Sue and Mo at Harris Beach

Sue and Mo at Harris Beach
Sue and Mo at Harris Beach

Wednesday, February 17, 2016

02-17-2016 Valentine’s in the Basin

Current Location: Old Fort Road Klamath Falls at 43F with clouds and a strong breeze

Keep in mind if you want to see anything up close, click on the photo and it will take you to the SmugMug gallery for that photo.

Valentine’s Day is a misnomer for me.  It is more like Valentine’s Month.  When we returned from the sunny desert I was faced with taking down all the Christmas lights, those little brilliant sparks around the porch and fences that hold the dreariness of winter at bay. 

I solved that problem almost immediately, after all, it was at least February before I brought out the two small boxes that hold my Valentine lights and decorations.  I had to laugh because I kept a couple of old Martha Stewart magazines that looked Valentine pretty.  One was from February 2010 and one was from February 2001.  Before 9/11.

I am back to quilting in the upstairs apartment, back to trying to get in my daily 10,000 steps with Mattie.  We walk from the house here on Old Fort Road, and can manage 3 or 4 miles of roadside walking.  I am waiting for the snow to melt before we tackle the mountain trails again.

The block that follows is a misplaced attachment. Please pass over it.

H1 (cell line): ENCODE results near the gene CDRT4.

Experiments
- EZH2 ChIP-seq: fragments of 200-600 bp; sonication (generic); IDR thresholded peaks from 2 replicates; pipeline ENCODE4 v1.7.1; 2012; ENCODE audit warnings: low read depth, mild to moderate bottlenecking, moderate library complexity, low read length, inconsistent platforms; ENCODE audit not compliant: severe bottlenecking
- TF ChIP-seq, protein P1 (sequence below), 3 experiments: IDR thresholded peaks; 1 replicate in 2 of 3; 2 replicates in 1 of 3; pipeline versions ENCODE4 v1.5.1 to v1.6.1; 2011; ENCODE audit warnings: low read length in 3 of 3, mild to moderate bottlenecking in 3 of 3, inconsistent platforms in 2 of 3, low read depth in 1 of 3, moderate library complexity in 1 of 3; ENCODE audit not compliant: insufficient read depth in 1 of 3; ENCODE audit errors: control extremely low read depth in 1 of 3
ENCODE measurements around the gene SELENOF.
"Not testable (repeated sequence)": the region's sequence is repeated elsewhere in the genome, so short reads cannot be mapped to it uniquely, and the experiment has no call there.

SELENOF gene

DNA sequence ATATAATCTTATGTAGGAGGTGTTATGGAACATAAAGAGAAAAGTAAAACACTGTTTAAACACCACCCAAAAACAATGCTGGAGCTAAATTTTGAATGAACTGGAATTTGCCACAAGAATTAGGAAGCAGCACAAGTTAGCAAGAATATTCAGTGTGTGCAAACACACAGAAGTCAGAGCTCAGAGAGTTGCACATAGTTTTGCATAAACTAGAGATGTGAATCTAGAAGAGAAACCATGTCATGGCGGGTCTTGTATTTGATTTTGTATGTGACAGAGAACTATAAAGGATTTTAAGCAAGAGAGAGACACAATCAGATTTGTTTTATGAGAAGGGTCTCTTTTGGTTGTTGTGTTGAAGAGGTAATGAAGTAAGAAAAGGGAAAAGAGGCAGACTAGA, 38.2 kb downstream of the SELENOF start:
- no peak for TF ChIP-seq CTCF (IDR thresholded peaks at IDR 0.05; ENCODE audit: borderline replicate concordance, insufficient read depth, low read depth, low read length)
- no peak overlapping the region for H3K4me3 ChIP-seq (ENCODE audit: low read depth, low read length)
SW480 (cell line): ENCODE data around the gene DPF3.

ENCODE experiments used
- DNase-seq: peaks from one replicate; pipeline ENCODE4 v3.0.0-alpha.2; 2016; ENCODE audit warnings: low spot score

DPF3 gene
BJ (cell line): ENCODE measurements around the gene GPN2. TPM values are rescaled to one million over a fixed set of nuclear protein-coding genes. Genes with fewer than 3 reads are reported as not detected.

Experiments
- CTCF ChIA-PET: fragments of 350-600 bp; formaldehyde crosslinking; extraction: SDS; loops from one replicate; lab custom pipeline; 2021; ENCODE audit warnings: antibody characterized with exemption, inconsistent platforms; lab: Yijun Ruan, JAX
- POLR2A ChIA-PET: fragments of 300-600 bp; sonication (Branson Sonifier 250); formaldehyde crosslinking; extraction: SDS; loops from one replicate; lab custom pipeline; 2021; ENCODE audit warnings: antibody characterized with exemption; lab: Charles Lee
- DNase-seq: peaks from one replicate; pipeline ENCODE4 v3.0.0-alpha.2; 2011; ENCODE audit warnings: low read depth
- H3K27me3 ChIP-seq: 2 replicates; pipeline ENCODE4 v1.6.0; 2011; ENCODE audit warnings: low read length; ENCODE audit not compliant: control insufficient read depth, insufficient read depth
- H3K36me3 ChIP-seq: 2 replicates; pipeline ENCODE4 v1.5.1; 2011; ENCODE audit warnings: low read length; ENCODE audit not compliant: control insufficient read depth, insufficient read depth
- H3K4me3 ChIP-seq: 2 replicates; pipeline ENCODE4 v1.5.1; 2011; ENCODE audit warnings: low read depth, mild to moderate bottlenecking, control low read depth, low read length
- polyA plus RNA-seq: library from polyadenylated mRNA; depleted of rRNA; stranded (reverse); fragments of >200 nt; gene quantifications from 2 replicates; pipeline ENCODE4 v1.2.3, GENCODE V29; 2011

When I don’t want to face the steep hills of my local road, I’ll drive a few minutes toward town and walk the 4 mile round trip of gentle paved bike trail that borders Foothill Blvd.  Always surprises me that the trail seems to get so little use.  A biker here and there, a runner sometimes, but I have yet to pass a dog walker. 

February may be a dreary month, at least in this part of the world, but the best part of February in Klamath Basin is the magnificent migration.  We drove to Medford the day after Valentine’s Day, winding around Lakeshore Drive on our trip to the big city, and rounding a corner along a water saturated grain field we saw a magnificent sight.  Thousands of tundra swans and white front geese were gathering in the fields along with many other unidentified geese and at least ten bald eagles and one golden eagle. 

It reminded me of what I had forgotten.  If the days seem dreary or chilly and quilting and housework and tv get tiresome, just load up the car with cameras and jackets and go find the birds.